Light consists not only of specific colours spectrum, but lightwaves also have a preferred direction of oscillation. Light is a quickly moving (electromagnetic) wave. The colour of light is determined by the oscillation frequency of the wave. The plane in which the wave oscillates is the polarization direction of the wave. This is illustrated below.
The top panel shows a wave moving in the direction of the long arrow. This wave is polarized in the vertical direction. The bottom panel shows a wave that is polarized in the horizontal direction.
Direct sunlight is unpolarized; the light has no polarization direction. As the sunlight passes through our atmosphere, it is scattered by air molecules, water, and tiny atmospheric particles that we call aerosols, causing the light of the blue sky to have a well-defined polarization pattern with specific polarization orientations that depend on the location of the sun in the sky and the part of the sky that is observed. This is why the blue sky is (partially) polarized. The same scattering process, known as Rayleigh scattering, also causes the sky to be blue.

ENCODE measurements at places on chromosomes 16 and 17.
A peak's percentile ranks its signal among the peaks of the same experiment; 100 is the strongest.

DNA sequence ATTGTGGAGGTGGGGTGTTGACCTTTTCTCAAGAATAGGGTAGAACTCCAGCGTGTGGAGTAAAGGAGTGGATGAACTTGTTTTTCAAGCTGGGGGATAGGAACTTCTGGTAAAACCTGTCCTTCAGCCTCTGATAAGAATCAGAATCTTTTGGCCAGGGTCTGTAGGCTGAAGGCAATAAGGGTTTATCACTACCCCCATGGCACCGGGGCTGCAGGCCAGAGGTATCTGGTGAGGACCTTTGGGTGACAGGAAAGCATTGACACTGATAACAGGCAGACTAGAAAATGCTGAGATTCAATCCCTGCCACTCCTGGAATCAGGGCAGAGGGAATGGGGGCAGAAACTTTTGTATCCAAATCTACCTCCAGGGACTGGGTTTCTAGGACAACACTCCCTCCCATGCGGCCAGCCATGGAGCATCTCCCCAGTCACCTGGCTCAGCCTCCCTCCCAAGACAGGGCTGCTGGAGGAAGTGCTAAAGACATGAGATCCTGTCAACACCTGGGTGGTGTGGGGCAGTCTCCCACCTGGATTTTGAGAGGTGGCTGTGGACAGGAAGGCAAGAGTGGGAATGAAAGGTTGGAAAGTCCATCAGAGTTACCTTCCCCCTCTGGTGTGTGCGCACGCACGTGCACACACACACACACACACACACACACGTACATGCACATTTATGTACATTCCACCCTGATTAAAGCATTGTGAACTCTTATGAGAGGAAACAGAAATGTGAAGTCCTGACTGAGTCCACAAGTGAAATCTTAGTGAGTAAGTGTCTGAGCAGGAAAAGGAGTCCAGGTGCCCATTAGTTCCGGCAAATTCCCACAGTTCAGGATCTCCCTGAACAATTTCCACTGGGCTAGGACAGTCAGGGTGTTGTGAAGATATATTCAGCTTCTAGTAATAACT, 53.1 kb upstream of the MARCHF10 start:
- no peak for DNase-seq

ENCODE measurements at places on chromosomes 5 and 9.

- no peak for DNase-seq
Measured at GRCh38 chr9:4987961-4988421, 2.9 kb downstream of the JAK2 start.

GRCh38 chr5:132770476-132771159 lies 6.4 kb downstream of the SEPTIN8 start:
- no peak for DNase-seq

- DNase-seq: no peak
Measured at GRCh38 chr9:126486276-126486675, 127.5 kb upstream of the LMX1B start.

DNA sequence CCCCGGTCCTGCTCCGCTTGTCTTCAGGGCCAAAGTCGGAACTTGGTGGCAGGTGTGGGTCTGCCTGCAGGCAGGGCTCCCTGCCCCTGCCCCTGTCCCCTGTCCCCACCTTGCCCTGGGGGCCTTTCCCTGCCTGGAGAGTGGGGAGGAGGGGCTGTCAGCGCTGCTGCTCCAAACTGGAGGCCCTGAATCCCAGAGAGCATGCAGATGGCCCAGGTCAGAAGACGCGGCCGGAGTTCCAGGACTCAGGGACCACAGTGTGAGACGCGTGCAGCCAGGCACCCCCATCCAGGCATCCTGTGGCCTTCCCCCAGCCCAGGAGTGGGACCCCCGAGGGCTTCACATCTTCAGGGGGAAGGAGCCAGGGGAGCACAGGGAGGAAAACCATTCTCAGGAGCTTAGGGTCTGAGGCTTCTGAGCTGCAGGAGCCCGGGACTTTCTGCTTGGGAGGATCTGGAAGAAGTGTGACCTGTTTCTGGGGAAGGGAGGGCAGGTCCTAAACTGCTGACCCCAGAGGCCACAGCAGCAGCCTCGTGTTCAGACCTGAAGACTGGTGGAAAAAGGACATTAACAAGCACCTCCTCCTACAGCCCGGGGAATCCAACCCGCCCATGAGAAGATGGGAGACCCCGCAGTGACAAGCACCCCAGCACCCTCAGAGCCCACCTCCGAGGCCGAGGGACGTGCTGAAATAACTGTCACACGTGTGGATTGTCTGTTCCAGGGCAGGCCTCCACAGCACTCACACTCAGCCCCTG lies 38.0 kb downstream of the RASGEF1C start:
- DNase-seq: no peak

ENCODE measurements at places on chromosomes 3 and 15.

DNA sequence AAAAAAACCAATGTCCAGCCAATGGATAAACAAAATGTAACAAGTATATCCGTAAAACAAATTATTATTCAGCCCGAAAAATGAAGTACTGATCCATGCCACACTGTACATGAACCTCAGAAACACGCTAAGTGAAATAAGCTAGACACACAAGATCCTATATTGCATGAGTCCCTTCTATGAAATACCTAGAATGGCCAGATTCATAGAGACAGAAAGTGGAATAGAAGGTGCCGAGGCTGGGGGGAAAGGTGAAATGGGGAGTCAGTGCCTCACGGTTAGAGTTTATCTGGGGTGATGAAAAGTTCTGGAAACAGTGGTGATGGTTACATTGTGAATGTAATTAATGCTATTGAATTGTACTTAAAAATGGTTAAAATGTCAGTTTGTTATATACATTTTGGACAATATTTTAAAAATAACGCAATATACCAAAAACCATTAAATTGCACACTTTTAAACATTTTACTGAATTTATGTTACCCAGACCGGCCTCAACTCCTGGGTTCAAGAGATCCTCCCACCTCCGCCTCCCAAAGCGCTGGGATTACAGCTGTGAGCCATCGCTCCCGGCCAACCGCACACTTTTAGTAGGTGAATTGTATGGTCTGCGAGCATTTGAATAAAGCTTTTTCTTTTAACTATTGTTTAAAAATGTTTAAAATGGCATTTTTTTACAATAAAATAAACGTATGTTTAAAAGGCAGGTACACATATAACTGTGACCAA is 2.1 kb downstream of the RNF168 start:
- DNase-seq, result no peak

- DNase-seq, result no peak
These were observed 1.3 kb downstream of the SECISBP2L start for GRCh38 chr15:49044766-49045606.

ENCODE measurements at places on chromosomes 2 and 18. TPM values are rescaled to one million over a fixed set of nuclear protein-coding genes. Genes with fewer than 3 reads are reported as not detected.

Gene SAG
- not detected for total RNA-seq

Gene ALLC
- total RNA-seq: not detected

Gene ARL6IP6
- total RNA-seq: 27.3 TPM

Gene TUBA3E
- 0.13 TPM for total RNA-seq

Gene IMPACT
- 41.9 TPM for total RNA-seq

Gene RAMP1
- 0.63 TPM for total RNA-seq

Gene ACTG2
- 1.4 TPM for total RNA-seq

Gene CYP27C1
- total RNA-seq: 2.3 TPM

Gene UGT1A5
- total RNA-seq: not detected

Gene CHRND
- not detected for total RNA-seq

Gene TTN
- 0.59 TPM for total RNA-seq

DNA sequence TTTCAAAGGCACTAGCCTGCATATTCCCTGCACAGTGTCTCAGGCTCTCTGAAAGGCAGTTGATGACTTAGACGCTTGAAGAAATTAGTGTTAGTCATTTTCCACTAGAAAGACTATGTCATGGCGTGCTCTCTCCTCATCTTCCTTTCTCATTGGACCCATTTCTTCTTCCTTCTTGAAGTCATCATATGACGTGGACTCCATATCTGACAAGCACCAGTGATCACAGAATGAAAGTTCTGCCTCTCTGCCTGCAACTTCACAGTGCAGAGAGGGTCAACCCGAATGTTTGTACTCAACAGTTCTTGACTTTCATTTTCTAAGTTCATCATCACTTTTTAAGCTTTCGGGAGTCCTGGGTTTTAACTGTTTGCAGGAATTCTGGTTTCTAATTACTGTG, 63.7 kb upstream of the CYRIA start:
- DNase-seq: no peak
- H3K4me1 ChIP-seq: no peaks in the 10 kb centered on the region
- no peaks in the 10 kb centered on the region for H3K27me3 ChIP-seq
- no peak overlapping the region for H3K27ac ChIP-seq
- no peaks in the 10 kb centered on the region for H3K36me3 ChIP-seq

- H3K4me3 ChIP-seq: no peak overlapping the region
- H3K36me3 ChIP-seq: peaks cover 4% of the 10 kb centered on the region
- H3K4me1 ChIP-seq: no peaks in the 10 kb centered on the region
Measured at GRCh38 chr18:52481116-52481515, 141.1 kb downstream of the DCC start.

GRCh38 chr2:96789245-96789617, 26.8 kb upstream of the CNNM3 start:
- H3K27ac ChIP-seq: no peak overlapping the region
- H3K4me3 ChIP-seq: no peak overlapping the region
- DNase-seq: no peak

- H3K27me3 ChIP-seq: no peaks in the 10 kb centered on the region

The polarization state of skylight is not directly visible to the human eye, but can be perceived as slight brightness and color differences in clear blue skies. This effect is most strongly observed at points on the sky that are at a 90° angle to the sun (at this scattering angle the linear degree of polarization is at a maximum). This effect of (partial) polarization can be used to darken the sky in photographs and thereby increase the contrast, as is shown below. Photographers use polarizing filters to do this. Another application of polarizing filters are polarized sunglasses. The polarizing filters in these glasses remove specular reflections – e.g. the glimmering on a water surfaces – and thereby increase the contrast.
The polarization is characterised at each wavelength by its degree of polarization and its polarisation direction or orientation. The degree of linear polarization as seen from the ground is perpendicular to the line from the Sun to the location of that particle. The degree of linear polarization depends strongly on the type, size and composition of the scattering particle. In other words, the particles leave a unique imprint on the spectrum and polarization of the light that they scatter. By measuring the scattered sunlight spectrum and amount and direction of polarization, a method called spectropolarimetry, we can determine the type, size and composition of particles.
iSPEX uses spectropolarimetry for the measurement of atmospheric aerosols.